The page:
People 2 minutes 25 February 2019

Foreign Chefs Make Waves in the France 2019 Selection

This year’s red guide for the country showed an unprecedented number of non-French chefs.

Among the surprises of the 110th edition of the MICHELIN Guide France 2019 unveiled last month in Paris was a generous distribution of new stars—75 in all between the one-, two- and three-star categories—including an unprecedented number awarded to non-native French chefs.

Sixty-eight newcomers to the one-star club, the first step on the podium to culinary glory, were announced this year, compared to 50 chefs named in the same category in 2018. Twenty of the 68 winners are transplants to Paris, and 10 of them, thus an impressive 50 percent, are young talents from distant lands who honed their skills in their native countries or elsewhere around the planet, before deploying their hopes, dreams and ambitions on French soil.

“Every actor dreams of going to Hollywood to make films,” commented one French journalist in a recent documentary on the subject of foreign chefs in France. “For chefs from all over the world, it’s a little the same story regarding France and its gastronomy.”

Far from the nebulous labels of “world food” or “fusion cuisine” flaunted a decade or so ago, these chefs of widely varying origins and profiles pledge unwavering allegiance to French technique and culinary tradition. If they speak French with an accent, their cuisine is technically and essentially French with the scintillating hint of a foreign accent and intriguing intonations, expressed through spices and subtle touches.


Raphael Rego, 34-year-old Brazilian-born owner of Oka, newly crowned with one Michelin star, discovered his passion for cuisine at the age of 18 in Australia, after setting out to study international marketing there. “When I worked in Australian kitchens, I understood the importance of the rigor, precision and techniques of classic French cuisine,” he says. For him, the message was clear—one can not become a true chef without passing through France—the cradle of gastronomy. After coming to Paris to study haute cuisine at the renowned Ferrandi culinary school, Raphael worked in the kitchens of some of the capital’s great chefs, including Joël Robuchon and Michel Rostang, as well as at the restaurant Le Taillevent, before opening his first restaurant, Oka, in 2014.

He quickly earned a Bib Gourmand, Michelin’s tip of the toque for promising value-for-money restaurants. This first nod of approval in 2015 encouraged the young chef to open the second, more ambitious version of Oka in 2018. He describes it as “a tribute to French cuisine ‘my way’ through my Brazilian heritage,” expressed through dishes such as his sphere of açai and passion fruit. “I find it extraordinary that the MICHELIN Guide is open to my cuisine and that of others like me.”

Others like him include another one-star newcomer, the 36-year-old Ayumi Sugiyama, who studied pastry in Tokyo before returning to her native town of Shizuoka, Japan, to work in a French-style pastry shop. She came to France in 2003. “I was curious to know how things work in a ‘real’ French pastry kitchen here in France,” she says. Sugiyama knew no one and didn’t speak French, but after eight years of working her way up through the ranks in different pastry shops and restaurant kitchens, she convinced two former French colleagues, one a chef and the other a sommelier, to collaborate in her own restaurant adventure, Accents Table Bourse, which opened in 2016 near the Paris Opera. Among Sugiyama’s creations are a cardamom-scented white chocolate and chestnut mont-blanc with kumquat and a candied kumquat with yogurt, white chocolate cream and lemon sorbet.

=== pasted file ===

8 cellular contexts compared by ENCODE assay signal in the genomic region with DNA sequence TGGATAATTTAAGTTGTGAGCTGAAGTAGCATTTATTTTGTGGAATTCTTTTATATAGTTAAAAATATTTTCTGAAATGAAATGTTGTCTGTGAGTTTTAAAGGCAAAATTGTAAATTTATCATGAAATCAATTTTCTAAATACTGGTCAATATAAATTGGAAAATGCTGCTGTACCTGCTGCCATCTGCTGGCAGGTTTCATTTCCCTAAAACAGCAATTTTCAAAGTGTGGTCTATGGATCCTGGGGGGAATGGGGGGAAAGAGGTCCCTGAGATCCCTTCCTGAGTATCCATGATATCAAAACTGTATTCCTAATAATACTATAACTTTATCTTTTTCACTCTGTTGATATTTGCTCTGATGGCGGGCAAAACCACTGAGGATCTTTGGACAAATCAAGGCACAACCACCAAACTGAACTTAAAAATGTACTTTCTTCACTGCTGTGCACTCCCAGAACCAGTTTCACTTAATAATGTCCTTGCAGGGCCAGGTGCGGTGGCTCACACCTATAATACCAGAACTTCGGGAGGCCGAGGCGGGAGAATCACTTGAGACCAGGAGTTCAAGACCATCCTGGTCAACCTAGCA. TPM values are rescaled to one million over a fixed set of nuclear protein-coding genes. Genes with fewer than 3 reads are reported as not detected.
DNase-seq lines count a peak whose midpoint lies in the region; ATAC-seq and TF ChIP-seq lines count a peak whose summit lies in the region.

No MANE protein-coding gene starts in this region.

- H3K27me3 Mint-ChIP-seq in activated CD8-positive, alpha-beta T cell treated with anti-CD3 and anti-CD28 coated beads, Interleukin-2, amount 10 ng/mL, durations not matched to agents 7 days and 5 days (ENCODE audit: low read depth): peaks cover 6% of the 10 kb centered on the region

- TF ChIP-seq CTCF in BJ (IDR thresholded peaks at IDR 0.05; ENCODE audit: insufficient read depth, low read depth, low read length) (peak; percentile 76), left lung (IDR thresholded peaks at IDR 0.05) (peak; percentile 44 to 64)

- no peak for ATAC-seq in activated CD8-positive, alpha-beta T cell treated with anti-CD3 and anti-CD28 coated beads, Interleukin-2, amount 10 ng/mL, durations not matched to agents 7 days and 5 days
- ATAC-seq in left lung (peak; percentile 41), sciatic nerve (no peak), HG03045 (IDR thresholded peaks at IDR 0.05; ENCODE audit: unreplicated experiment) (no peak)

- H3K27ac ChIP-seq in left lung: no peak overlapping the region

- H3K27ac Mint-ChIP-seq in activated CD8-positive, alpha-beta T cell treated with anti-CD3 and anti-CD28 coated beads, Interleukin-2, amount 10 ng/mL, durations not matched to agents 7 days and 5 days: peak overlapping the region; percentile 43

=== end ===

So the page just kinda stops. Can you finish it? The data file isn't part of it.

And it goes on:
Kriaxera duckling with celery root and red pepper sauce at La Condesa. (Photo by Laurent Dupont.)
Kriaxera duckling with celery root and red pepper sauce at La Condesa. (Photo by Laurent Dupont.)

The 31-year-old Cancún-native Indra Carrillo (pictured at the top of the page) has nurtured a passion for cooking since the tender age of 12. He had a fascination for chefs—particularly French chefs—and worked in restaurant kitchens in Mexico throughout his secondary schooling before setting out to cook in restaurants in India, New York, Italy and, of course, France. He received his diploma from the Institute Paul Bocuse in 2007, and worked in the kitchens of Paul Bocuse, Éric Fréchon and Pascal Barbot before opening his own restaurant, La Condesa, in 2017. He describes his menu as an invitation to travel, solidly based on French cuisine de terroir, including dishes such as a Kriaxera duckling with celery root and red pepper sauce, or his salmon confit in olive oil with a sauce of pimprenelles and nettles.

The 2019 MICHELIN Guide France award ceremony culminated in true Hollywood style, with a drum roll buildup to the announcement of the newest recipients of the guide’s highest rating of three stars. This year there were two additions: Laurent Petit of Le Clos des Sens in Annecy and Mauro Colagreco of Mirazur on the Cote d’Azur. The latter, born in Argentina before tracing his route through some of the world’s and France’s finest kitchens, is an inspiration for all of those young talents who pay tribute to French cuisine through their own cultural prisms. “We are all here with the same goal,” Colagreco comments, ”to give pleasure to our clients while giving ourselves pleasure.”

Portrait of Raphael Rego by Valentin Le Cron.
Portrait of Indra Carrillo by Laurent Dupont.


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